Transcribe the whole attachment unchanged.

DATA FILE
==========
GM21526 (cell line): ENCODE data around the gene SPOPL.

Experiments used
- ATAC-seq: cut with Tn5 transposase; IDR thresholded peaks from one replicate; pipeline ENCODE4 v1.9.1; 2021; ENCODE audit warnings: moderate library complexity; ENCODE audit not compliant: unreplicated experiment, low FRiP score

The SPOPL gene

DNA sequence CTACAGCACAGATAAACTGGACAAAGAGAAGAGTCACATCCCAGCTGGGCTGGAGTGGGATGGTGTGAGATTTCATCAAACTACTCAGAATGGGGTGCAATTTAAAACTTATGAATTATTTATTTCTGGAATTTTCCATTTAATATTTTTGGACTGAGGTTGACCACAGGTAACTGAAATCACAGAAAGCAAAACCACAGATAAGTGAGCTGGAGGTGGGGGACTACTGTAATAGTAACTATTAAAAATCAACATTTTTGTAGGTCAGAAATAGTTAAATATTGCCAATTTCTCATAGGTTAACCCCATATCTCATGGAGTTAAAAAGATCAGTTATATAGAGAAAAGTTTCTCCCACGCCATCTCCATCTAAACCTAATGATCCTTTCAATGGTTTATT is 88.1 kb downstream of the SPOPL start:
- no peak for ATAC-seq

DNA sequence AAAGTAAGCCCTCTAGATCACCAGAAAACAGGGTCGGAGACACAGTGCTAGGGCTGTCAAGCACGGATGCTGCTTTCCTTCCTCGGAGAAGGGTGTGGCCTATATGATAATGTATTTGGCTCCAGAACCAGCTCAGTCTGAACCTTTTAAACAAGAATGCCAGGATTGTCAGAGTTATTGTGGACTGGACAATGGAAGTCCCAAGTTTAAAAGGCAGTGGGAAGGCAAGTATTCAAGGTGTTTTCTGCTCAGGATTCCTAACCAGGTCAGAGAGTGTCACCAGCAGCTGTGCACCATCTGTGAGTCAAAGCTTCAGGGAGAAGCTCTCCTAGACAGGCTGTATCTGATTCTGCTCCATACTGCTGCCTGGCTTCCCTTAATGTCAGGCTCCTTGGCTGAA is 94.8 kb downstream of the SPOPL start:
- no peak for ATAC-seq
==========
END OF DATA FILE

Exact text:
GM21526 (cell line): ENCODE data around the gene SPOPL.

Experiments used
- ATAC-seq: cut with Tn5 transposase; IDR thresholded peaks from one replicate; pipeline ENCODE4 v1.9.1; 2021; ENCODE audit warnings: moderate library complexity; ENCODE audit not compliant: unreplicated experiment, low FRiP score

The SPOPL gene

DNA sequence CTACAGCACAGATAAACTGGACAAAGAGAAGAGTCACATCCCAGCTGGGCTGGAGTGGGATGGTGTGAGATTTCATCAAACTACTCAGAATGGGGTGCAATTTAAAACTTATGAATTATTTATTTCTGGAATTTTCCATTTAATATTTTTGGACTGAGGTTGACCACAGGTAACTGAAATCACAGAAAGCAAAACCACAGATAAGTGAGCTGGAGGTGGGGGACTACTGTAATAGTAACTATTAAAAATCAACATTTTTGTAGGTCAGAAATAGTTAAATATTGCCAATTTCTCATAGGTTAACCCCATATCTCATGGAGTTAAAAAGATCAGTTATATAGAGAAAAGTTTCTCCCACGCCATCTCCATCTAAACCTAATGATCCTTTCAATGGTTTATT is 88.1 kb downstream of the SPOPL start:
- no peak for ATAC-seq

DNA sequence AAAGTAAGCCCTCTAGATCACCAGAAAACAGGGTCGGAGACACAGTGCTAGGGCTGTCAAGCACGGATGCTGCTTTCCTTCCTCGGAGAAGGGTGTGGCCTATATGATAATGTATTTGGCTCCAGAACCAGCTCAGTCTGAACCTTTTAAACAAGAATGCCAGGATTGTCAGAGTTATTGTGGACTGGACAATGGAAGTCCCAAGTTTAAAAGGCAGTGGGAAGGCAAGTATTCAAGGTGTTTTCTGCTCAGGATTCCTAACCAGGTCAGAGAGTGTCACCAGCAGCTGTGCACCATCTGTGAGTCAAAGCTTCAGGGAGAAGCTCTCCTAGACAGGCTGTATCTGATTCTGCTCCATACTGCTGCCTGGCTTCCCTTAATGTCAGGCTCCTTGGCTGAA is 94.8 kb downstream of the SPOPL start:
- no peak for ATAC-seq